The Supreme Court Monday issued notice to the Centre on a plea seeking quashing of relevant provisions of the Medical Termination of Pregnancy Act, 1971, which criminalise abortion except in situations prescribed by the Act.
A bench of Chief Justice of India Ranjan Gogoi and Justice Deepak Gupta issued notice on the plea which said the provisions on abortion in the Act were arbitrary, violative of the privacy rights of women, violates their bodily integrity and autonomy, and is unconstitutional.
The petitioners – Swati Agarwal, a teacher; Garima Sekseriais, a digital marketer; and Prachi Vats, a public relations and corporate communication specialist – have sought quashing of Sections 3 and 5 of the Act.
They contended that “the right to exercise reproductive choice, i.e. the right to choose whether to conceive and carry pregnancy to its full term or to terminate is it at the core of one’s privacy, dignity, personal autonomy, bodily integrity, self determination and right to health recognized by Article 21 of the Constitution as has been held” by the court in the past.
They added that “the impugned provisions and the lack of access to safe abortions affects the fundamental right to health, reproductive choice and right to privacy of women of the country”.
Where the pregnancy is not older than 12 weeks, Section 3(2)(a) of the Act mandates formation of opinion by a medical practitioner that its continuance would involve a risk to the life of the pregnant woman or of grave injury to her physical or mental health, or there is substantial risk that if the child were born, it would suffer from such physical or mental abnormalities as to be seriously handicapped.
The petitioners say this is “violative of right to privacy and right to reproductive choice of a woman which inhere and are recognized by Article 21 of the Constitution”.
There was “no need” for such a condition “since the adverse consequences of termination are negligible or nil when compared to the risks involved in carrying the pregnancy to it full term”, the plea said.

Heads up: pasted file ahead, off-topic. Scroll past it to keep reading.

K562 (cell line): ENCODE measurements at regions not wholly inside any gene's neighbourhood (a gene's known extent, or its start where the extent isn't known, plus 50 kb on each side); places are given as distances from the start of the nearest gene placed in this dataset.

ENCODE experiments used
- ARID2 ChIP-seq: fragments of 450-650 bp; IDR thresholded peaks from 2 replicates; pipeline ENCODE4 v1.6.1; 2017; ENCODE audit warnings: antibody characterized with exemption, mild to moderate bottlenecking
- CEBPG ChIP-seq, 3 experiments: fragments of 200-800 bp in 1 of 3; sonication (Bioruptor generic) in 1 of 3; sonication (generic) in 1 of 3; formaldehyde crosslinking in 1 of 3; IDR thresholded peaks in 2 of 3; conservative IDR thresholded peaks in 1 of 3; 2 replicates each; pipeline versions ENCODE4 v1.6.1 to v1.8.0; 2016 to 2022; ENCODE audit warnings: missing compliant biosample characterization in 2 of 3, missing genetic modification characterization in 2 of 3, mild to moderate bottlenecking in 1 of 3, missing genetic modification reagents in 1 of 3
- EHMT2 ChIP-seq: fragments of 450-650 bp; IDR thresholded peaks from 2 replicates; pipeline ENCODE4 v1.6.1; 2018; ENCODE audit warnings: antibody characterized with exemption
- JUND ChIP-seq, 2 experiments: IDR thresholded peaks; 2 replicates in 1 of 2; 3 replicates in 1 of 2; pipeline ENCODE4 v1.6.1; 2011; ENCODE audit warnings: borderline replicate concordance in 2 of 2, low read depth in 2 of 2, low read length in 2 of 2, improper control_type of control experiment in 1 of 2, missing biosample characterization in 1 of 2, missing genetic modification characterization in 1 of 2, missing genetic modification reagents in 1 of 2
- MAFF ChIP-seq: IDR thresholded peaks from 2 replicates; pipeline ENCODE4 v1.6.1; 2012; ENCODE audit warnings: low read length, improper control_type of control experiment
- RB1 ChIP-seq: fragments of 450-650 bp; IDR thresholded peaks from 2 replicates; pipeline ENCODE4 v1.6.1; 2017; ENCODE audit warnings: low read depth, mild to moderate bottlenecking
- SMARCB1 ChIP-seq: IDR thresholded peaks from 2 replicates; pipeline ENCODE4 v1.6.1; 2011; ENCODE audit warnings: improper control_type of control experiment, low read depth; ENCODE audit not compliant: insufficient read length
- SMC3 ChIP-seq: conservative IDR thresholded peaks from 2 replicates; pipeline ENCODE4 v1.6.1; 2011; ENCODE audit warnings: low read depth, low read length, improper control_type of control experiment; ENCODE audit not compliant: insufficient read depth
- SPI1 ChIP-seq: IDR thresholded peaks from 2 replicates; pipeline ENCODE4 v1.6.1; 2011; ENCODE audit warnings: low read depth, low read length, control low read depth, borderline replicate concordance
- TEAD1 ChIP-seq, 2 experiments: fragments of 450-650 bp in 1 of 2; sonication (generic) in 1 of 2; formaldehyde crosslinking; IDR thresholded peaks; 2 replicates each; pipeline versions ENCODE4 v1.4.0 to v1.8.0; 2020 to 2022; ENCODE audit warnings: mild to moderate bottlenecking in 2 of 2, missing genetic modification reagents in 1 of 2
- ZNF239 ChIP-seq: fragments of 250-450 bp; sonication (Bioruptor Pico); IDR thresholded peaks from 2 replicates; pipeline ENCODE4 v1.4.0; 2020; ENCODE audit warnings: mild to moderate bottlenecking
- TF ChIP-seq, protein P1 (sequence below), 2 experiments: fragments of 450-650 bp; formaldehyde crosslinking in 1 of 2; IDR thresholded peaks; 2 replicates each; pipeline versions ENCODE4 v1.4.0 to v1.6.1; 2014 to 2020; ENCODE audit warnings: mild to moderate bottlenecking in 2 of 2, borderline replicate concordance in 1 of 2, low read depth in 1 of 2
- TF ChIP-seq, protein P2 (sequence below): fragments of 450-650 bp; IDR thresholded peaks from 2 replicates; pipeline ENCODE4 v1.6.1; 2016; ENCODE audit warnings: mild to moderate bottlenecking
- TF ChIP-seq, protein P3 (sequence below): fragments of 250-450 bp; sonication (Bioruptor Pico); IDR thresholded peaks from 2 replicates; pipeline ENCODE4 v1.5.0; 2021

They argued, “Such a requirement reduces the fundamental right of reproductive choice to an exception.”
It also infringes on the right to health, as recognised by Article 21 of the Constitution, which “affords constitutional protection to the choice of a woman to make a choice to abort which entails far lesser / negligible to her health”, the petition submitted.
They pointed out that the Medical Termination of Pregnancy (Amendment) Bill, 2014, proposed to do away with the restrictions and proposes that the pregnancy not exceeding 12 weeks can be terminated on the request of the woman.
The plea also challenges Section 3(2)(b) of the Act, which deals with the termination of pregnancy beyond 12 weeks and not exceeding 20 weeks. This, the Act says, can be allowed if two registered medical practitioners are of the opinion that the continuance of pregnancy would involve a risk to the life of the pregnant woman, or of grave injury to her physical or mental health, or there is substantial risk that if the child were born, it would suffer from such physical or mental abnormalities.
This, they said was also violative of Article 14 and 21 of the Constitution.
“Restricting the permissible length of pregnancy to 20 weeks is excessive and harsh and has no nexus with the object of the Act which is affording medical care to pregnant women and preventing maternal mortalities,” the petition said.
It added, “With the advent of science and technology diagnosis of fetal abnormalities is possible at subsequent stages and with the advancement of science and technology it has become possible to terminate pregnancy even at later stages.”
The petitioners also questioned Section 3(4)(a) of he Act, which mandates consent of a guardian for termination of pregnancy in case of minor and mentally ill persons, and said the provision is arbitrary and destructive of right of bodily integrity and autonomy of such women.
“It is submitted that the guardian cannot be made the ultimate decision maker regarding termination or otherwise of the pregnancy given the irreversible physical, mental socio economic consequences that ensue as result of pregnancy. As a result of such a provision a minor is forced to bear the burden of pregnancy and the burden of raising a child if the guardian refuses the consent to terminate the same. It is submitted that the consequences of pregnancy on a woman are drastic and irreversible and therefore should not be left to the whims and fancies of the guardian,” their plea said.
The petitioners referred to the judgement of the Supreme Court in the Aadhaar case, where it said that marriage, procreation and sexual orientation are all integral to the dignity of individual.
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